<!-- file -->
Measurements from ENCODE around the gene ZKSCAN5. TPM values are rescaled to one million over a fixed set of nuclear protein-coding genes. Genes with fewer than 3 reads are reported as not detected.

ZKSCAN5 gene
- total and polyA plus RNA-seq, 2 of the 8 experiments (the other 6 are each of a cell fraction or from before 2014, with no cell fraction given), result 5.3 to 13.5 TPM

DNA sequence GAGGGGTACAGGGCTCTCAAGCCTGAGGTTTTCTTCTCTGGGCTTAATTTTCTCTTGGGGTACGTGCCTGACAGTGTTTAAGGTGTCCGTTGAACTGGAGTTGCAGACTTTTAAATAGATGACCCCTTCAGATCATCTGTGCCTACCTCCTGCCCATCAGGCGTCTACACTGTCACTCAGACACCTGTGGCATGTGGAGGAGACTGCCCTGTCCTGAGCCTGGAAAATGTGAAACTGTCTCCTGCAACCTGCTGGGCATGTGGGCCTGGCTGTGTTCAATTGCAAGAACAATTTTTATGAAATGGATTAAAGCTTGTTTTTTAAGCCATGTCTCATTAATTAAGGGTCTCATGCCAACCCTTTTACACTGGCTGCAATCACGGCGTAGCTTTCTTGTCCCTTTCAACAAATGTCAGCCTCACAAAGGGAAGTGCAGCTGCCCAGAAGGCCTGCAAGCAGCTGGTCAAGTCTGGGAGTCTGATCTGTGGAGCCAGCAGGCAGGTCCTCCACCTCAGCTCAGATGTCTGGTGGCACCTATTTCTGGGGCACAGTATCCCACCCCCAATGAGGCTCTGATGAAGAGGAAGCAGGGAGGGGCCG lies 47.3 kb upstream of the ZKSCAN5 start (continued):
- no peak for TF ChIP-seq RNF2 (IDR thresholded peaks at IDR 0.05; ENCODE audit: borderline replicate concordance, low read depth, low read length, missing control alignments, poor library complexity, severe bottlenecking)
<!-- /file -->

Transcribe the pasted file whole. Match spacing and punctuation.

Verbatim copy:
Measurements from ENCODE around the gene ZKSCAN5. TPM values are rescaled to one million over a fixed set of nuclear protein-coding genes. Genes with fewer than 3 reads are reported as not detected.

ZKSCAN5 gene
- total and polyA plus RNA-seq, 2 of the 8 experiments (the other 6 are each of a cell fraction or from before 2014, with no cell fraction given), result 5.3 to 13.5 TPM

DNA sequence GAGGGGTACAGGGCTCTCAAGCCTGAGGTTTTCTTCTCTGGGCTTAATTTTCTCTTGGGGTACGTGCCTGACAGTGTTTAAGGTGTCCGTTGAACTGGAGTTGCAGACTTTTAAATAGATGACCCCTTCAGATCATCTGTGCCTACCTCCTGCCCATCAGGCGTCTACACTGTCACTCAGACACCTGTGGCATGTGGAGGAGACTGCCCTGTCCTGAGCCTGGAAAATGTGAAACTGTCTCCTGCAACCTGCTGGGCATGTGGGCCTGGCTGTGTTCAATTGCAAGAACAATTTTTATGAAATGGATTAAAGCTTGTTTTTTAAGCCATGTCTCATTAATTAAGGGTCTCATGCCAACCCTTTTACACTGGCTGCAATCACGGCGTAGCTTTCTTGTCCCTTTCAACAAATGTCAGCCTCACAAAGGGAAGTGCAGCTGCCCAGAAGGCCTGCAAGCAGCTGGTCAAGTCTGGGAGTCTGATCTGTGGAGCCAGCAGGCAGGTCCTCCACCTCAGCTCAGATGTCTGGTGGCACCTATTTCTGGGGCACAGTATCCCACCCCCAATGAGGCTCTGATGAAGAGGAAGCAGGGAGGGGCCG lies 47.3 kb upstream of the ZKSCAN5 start (continued):
- no peak for TF ChIP-seq RNF2 (IDR thresholded peaks at IDR 0.05; ENCODE audit: borderline replicate concordance, low read depth, low read length, missing control alignments, poor library complexity, severe bottlenecking)